Monday, February 25, 2013

Amsterdam in a day

On January 5 we went to the city of Amsterdam (the largest city and the capital of the Netherlands) . . . . what can I say about Amsterdam that is not inappropriate to post on my blog. . ?!?

I guess I could tell you about the historical buildings of Amsterdam . . . It was here in Amsterdam that the Frank family hid in the walls of one small house and where the diary of Anne Frank was written.  We were able to view that same house from the outside as well as a statue of Anne Frank.  Had we wanted to see the inside bad enough we could have stood in a line that was several hours long . . . we decided, however, that it would be more beneficial to see the rest of the city as we were only there on a day tour.

Westerkerk is a protestant chrurch built from 1620-1631.  It is here in this church where the famous artist Rembrandt Van Rijn is buried. We were able to find a bit of piece inside this church as we sat and enjoyed the music and remaining Christmas decorations.

We walked by the Royal Palace, which is one of three palaces in the Netherlands at the disposal of Queen Beatrix by Act of Parliament. The palace was built as a city hall during the Dutch Golden Age in the 17th century. The palace is open to visitors most of the year . . . just not when we were there. . .

Amsterdam is built on a series of canals which makes the city quite lovely.  There are also more bikes than cars.

There is a 1956 World War 2 monument set up on Dam Square which was quite moving. In the words of Wikipedia,” The central element of the monument is a concrete conical pillar 22 metres in height, covered entirely by white travertine stone. On the front of the pillar is a relief entitled De Vrede ("Peace"), consisting of four chained male figures, representing the suffering endured during the war. To either side of these central figures are two male sculptures representing members of the Dutch resistance, the left figure symbolizing the resistance by the intelligentsia and the right figure symbolizing the resistance by the working classes. Weeping dogs are at their feet, representing suffering and loyalty. Above the central relief is a sculpture of a woman with a child in her arms and doves flying around her, representing victory, peace, and new life. A relief of the back side of the pillar shows doves ascending into the sky, symbolizing the liberation.”

The red light district is as crazy as everything you have heard . . . and we witness it all . . . probably not going back.  *yikes* There are comfy “coffee shops” which specialize in a product other than “coffee”.  Window shopping has a whole new meaning in Amsterdam.  *double yikes* Even the tourist shops throughout the city held many different items that should only be seen in the back corner of some dark, dingy, heavily guarded against anyone-younger-than-18 store.  I was in a state of shock and it was with a sigh of relief that I left that city . . . it is probably a lovely place in the summer . . I just don’t think I will go back to see if it is or not . . .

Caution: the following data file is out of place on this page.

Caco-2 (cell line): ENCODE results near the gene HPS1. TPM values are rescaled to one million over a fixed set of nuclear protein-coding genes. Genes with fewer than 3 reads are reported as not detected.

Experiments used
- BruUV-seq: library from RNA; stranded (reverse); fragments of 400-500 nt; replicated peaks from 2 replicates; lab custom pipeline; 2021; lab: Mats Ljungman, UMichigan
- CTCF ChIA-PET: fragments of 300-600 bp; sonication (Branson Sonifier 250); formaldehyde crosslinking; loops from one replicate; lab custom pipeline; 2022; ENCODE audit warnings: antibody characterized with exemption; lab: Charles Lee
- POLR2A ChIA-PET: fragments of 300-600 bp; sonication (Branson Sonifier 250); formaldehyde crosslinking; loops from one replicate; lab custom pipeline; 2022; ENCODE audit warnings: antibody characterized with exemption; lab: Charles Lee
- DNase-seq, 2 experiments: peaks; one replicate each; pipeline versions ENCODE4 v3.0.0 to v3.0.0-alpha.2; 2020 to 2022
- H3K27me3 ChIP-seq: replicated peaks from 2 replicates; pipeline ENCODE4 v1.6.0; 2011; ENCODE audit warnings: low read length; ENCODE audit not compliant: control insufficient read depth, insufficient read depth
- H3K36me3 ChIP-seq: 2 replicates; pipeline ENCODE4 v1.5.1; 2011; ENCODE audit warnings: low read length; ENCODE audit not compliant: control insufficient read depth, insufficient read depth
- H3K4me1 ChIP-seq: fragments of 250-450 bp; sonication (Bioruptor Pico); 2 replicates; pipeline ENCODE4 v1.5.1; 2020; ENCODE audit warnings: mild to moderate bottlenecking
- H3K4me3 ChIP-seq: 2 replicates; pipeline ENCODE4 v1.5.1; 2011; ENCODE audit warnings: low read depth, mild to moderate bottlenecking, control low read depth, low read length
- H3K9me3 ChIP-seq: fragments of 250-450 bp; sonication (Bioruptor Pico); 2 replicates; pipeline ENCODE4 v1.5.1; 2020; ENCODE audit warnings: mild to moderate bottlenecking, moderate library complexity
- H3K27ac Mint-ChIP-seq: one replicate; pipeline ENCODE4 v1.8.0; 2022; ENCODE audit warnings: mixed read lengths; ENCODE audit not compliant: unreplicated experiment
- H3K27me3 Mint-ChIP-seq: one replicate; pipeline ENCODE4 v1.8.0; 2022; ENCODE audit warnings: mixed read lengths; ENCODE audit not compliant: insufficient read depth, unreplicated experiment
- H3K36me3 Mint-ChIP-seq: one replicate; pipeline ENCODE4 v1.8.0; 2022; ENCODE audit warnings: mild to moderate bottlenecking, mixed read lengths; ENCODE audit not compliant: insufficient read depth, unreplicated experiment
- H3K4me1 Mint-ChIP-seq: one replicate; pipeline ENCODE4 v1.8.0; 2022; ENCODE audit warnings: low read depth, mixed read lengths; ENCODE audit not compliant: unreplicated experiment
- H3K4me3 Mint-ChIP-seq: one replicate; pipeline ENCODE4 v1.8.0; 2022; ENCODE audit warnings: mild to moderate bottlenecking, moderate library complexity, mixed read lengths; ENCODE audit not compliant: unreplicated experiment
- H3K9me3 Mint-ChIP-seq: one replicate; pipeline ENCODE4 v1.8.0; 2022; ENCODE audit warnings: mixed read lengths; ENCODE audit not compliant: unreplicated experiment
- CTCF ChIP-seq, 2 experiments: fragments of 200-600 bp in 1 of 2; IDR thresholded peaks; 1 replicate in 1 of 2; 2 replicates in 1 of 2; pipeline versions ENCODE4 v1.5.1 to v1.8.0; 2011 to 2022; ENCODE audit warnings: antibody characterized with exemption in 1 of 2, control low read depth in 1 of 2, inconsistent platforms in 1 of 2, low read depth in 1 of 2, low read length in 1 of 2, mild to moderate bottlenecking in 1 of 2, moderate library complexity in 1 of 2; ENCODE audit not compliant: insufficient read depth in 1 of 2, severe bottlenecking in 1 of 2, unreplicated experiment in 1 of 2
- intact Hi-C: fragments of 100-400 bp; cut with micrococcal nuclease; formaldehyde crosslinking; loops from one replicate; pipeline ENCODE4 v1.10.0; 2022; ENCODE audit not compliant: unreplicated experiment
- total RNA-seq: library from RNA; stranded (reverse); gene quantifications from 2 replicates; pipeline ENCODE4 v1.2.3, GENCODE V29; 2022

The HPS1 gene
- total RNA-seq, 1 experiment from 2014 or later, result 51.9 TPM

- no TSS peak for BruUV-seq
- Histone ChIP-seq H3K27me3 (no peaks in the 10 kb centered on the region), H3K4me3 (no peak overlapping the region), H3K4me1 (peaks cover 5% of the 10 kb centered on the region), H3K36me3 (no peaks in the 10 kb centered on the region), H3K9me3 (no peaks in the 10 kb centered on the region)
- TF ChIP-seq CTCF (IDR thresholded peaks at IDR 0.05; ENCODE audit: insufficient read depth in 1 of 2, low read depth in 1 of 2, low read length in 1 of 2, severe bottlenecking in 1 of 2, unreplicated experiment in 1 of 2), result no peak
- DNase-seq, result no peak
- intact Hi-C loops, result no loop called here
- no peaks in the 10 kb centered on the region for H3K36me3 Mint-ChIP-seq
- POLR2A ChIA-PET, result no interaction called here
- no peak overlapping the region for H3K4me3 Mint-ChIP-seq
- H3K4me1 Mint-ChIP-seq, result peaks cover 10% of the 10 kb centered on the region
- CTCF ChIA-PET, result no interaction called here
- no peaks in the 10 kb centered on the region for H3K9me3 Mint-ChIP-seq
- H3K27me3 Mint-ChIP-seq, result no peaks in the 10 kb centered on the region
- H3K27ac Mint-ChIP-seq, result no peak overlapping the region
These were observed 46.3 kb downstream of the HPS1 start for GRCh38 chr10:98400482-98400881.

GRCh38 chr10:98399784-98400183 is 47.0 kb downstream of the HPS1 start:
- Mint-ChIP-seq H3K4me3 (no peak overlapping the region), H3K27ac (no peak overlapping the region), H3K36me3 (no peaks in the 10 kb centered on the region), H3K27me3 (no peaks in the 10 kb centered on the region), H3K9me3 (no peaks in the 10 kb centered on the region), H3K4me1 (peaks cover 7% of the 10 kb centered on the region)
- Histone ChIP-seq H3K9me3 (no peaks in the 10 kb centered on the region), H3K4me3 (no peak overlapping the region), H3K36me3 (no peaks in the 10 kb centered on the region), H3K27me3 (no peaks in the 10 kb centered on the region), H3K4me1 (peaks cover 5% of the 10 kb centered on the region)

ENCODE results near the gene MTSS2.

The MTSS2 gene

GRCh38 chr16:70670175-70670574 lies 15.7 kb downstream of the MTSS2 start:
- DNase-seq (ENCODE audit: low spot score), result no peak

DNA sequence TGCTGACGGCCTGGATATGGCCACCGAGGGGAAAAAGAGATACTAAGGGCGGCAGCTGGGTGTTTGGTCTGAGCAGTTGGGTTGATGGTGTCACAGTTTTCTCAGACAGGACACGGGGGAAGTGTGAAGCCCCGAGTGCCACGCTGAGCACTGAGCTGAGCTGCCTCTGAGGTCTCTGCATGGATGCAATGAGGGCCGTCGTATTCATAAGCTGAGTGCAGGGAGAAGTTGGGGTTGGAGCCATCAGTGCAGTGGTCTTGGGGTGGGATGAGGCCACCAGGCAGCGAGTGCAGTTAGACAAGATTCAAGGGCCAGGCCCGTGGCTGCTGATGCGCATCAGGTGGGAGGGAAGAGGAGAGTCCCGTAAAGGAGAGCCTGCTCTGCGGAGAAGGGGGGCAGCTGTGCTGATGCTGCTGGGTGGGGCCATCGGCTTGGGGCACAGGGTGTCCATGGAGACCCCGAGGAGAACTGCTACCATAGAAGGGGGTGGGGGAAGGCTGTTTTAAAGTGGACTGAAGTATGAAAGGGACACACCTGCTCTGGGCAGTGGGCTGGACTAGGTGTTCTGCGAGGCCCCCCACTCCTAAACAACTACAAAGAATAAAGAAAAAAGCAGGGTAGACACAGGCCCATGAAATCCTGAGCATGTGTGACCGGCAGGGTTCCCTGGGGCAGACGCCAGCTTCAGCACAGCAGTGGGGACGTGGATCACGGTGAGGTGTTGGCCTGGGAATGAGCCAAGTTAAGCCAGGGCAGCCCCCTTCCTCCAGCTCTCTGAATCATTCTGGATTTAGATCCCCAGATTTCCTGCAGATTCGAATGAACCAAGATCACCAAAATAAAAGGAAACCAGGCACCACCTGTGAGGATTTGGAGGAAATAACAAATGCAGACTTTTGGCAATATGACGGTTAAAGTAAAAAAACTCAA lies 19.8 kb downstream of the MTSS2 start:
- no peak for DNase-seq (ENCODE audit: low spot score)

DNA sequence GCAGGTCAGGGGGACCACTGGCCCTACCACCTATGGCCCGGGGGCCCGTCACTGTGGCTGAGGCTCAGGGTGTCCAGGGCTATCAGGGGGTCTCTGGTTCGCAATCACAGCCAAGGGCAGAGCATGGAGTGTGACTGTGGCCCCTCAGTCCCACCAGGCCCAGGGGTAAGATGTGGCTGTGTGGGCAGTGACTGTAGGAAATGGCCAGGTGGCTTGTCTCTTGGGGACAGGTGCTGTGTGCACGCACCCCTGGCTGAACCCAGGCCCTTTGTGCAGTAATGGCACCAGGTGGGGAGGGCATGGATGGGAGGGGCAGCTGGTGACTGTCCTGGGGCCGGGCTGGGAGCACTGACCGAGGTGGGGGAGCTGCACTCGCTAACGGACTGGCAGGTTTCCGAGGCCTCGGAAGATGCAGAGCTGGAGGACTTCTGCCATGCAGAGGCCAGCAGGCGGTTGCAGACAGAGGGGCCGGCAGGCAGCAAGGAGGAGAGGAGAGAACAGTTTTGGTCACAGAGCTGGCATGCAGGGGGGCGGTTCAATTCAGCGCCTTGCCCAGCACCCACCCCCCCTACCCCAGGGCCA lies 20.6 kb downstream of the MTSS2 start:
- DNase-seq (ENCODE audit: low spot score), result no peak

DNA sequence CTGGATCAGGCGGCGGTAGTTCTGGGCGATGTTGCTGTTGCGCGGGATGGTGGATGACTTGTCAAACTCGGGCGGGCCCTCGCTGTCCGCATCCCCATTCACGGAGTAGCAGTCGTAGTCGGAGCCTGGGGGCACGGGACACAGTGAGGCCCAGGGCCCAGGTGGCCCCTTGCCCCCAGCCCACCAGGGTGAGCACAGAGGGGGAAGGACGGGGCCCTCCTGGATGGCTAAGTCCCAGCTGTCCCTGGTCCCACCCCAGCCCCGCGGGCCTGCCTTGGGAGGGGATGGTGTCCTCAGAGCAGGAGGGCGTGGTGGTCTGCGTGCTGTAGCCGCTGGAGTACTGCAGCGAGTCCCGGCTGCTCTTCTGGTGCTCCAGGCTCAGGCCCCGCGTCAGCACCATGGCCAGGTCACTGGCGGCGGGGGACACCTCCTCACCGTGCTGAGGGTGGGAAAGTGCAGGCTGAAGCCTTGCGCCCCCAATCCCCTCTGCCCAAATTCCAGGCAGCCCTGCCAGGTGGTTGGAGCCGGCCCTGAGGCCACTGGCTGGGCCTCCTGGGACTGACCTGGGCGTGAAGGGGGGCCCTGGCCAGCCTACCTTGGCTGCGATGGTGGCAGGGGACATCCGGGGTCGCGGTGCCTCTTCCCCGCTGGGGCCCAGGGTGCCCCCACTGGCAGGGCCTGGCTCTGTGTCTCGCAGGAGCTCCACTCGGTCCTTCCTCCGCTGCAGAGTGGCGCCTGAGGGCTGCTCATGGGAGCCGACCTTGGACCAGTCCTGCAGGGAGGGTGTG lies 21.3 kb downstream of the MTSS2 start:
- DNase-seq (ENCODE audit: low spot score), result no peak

On the way to the city, our tour bus stopped at a cheese factory that also produced the classic wooden clogs.  It was delightful! We were given demonstrations of how the clogs were made as well as the cheese.  We also received samples of the cheese which caused us to break down a buy a few.  I also bought a neat half-made shoe for the storage of my pens and pencils.

Sunday, February 24, 2013

Salzburg, Austria

While on our "Christmas" tour of Bavaria we decided on a little visit to Salzburg. The main highlight of this trip was to see the Hohensalzburg Castle . . . as well as the lovely Christmas market I was told about. We used our handy-dandy GPS to get us into the country but had no idea where to go after that. There were no clearly marked signs for Hohensalzburg Castle and we ended up driving in circles for about 30 min or so. We finally parked in the first place we could find at the base of the mountain and figured if we kept walking up we would eventually find it. . . and we did!! It was a little deserted as it was the day after Christmas and it was raining, but we were able to eat lunch as well as visit several rooms inside the fortress which were more like a museum of various items that would have been found during that time period.
(view of the Alps from inside the castle)
(Salzurg city)
(another view of the Alps)

Hohensalzburg is one of the largest castles in all of Europe and construction originally began in 1077. It was built atop the Festungsberg mountain (of which we managed to walk both up AND down) and has some interesting history. In the 19th century, it was used as barracks, storage depot and dungeon before being abandoned as a military outpost in 1861. It also served as a prison during World War I.

We then walked down into the city center for the fabulous Christmas market. It was huge!! My husband bought me a smallish ceramic mushroom for our house and we were able to visit the Salzburg Cathedral. We then walked all the way back to our car on the other side of the city. . . we must have walked about 4-5 miles that day. . .no joke!! I just asked Clayton! (he keeps me from exaggerating too much)